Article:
Naturally Cool Enclosure
It's five o'clock in the morning, and a small group of Loyola University Chicago students are nestled into plush leather chairs along the east-facing glass wall in the campus's new digital library building.
These students didn't drag themselves out of bed at the break of dawn to cram for finals or finish a paper. Instead, they wanted to grab the best seat on campus to watch the sun emerge from the depths of Lake Michigan.
Watching the sun rise has become something of a ritual for Loyola students ever since the Richard J. Klarchek Information Commons opened in January. Built just steps from the water's edge on the university's Lake Shore Campus nine miles north of the Loop, the four-story, 70,500-sf digital library offers breathtaking views of Lake Michigan. Expanses of crystal-clear, low-iron, argon-filled glass reach three stories high and nearly 140 feet across the building's east and west façades, creating unobstructed, almost panoramic views of the lake to the east and the historic campus to the west.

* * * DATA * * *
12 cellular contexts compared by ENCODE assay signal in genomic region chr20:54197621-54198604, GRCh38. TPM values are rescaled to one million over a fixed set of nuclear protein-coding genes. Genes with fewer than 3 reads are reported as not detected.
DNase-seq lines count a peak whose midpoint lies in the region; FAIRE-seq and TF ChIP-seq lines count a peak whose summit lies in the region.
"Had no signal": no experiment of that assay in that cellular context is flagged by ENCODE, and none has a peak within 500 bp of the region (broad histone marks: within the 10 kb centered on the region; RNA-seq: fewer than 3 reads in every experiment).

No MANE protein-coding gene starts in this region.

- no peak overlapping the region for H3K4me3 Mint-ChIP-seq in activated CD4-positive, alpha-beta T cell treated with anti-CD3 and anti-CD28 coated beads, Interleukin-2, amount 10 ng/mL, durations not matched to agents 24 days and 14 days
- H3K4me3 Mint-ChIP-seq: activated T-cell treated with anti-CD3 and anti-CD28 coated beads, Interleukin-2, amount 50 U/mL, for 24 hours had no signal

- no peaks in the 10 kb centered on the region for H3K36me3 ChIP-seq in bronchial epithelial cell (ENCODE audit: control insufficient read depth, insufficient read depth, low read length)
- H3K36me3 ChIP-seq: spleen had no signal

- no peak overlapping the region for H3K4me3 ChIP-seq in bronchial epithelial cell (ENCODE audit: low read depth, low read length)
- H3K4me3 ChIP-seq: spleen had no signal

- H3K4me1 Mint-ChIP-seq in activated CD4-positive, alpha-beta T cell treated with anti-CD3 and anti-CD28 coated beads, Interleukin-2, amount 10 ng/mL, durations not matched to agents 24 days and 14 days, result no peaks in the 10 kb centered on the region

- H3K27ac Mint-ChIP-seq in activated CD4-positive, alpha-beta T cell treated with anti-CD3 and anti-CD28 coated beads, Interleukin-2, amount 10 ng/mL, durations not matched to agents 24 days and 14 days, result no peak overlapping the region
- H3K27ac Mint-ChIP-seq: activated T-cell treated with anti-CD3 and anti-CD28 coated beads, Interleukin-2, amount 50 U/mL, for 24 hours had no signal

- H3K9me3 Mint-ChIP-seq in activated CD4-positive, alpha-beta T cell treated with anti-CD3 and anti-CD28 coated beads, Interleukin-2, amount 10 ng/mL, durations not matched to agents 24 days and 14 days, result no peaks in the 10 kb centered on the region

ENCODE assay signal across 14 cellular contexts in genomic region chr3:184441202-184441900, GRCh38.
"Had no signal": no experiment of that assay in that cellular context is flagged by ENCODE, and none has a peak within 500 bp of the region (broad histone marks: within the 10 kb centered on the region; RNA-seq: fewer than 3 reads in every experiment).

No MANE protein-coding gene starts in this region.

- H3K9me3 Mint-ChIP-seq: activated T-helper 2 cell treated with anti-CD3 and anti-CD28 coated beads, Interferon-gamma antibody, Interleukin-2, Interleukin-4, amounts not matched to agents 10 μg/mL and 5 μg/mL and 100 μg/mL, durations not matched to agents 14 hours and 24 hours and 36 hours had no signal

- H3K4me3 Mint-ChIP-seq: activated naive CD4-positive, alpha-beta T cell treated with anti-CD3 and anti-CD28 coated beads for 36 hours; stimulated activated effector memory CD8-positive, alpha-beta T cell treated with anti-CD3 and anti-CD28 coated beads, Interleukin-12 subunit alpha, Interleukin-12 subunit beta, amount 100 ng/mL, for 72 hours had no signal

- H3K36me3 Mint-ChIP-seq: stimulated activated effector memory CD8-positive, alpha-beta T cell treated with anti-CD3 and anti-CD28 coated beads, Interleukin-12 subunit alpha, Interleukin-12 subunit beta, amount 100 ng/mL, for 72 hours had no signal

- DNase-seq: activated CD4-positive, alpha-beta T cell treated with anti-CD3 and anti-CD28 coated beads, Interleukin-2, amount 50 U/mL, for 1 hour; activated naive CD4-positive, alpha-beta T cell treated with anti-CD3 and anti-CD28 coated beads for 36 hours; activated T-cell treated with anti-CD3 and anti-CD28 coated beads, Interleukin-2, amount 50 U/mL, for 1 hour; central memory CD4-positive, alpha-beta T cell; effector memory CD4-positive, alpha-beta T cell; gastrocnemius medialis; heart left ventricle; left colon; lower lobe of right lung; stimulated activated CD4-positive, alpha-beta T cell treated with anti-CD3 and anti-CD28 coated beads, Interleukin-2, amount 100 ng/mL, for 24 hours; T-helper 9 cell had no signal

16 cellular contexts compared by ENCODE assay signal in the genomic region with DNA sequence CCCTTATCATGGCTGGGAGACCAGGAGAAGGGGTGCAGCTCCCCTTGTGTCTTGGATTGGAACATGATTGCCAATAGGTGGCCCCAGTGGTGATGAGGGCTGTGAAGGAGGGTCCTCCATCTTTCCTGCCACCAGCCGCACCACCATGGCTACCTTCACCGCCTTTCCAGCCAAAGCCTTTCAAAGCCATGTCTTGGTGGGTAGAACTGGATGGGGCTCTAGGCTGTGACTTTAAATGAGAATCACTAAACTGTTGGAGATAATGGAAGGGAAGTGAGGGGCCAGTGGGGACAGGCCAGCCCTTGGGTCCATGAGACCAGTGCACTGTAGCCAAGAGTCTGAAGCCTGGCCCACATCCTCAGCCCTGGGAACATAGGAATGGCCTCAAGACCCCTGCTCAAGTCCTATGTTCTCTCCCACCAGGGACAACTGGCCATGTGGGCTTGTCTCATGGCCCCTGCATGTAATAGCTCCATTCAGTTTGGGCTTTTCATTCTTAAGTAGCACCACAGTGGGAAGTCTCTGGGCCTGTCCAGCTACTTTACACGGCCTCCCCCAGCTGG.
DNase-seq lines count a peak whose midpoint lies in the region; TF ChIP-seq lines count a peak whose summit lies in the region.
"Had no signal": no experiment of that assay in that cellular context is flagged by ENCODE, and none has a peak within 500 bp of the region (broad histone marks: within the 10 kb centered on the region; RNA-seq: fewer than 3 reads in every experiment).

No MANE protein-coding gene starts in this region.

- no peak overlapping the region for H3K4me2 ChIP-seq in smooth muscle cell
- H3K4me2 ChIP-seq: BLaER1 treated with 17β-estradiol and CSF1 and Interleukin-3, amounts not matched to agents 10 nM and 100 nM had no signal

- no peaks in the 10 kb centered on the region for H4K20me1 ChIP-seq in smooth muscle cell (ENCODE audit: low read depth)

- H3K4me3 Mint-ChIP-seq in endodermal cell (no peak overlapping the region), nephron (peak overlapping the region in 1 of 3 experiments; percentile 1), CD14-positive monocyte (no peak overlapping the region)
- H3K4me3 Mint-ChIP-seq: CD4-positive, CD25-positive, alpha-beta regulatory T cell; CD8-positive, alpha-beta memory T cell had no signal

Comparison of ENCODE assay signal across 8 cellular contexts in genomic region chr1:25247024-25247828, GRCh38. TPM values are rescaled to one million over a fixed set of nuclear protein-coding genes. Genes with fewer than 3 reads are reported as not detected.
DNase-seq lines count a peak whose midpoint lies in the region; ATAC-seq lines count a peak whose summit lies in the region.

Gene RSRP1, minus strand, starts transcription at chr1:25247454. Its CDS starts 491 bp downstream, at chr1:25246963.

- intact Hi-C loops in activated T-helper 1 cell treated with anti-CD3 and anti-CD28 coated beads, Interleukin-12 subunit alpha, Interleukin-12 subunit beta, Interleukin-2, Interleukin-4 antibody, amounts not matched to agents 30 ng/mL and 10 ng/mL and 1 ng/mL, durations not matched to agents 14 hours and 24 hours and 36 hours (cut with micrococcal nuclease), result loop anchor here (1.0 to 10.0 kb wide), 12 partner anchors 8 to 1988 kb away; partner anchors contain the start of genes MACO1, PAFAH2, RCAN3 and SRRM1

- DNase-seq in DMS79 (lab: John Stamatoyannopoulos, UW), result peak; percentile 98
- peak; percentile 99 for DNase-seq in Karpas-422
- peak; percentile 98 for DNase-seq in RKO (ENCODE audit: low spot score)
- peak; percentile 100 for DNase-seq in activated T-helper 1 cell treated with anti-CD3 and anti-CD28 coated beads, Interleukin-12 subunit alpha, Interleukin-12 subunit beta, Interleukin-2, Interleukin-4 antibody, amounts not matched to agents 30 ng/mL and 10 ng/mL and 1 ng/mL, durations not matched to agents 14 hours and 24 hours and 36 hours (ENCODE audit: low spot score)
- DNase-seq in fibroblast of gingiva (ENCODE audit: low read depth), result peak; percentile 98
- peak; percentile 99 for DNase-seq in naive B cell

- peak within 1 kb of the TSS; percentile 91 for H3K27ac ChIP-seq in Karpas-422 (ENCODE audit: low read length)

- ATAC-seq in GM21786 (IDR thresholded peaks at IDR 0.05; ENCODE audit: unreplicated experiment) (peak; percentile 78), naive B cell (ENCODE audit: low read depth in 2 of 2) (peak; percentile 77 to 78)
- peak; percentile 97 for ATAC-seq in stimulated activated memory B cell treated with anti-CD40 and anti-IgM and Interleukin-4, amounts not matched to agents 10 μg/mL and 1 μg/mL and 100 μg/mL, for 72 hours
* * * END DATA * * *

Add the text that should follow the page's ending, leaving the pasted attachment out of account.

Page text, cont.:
The $32 million facility was built on once-cherished green space that was Loyola's last remaining wide-open vista of the Great Lake. Since the university had grand plans to build on the space as part of a $500 million campus expansion program, the Building Team did the next best thing to preserving the lawn and its awe-inspiring views—by making the structure virtually see-through.
“We knew we had to do something special,” says Devon Patterson, AIA, principal with local design architecture firm, Solomon Cordwell Buenz. “Here we are planning this building on green space in the middle of campus that was going to block views of the lake. We wanted to create a building where students felt as if they were sitting in that green space.”
SCB led a collaboration with structural engineer Halvorson and Partners, MEP engineer Elara Engineering, and contractor Pepper Construction (all local firms), as well as German-based climate engineer Transsolar Klima Engineering, to develop a design scheme that placed the glass-clad, open-plan digital library between limestone precast “bookends” that house traditional classroom space for the university. The bookends mimic the scale, detail, and material of the surrounding historic structures, down to ancient inscriptions on the limestone façade and traditional clay tile roofing, helping to link the contemporary library to its landmark neighbors.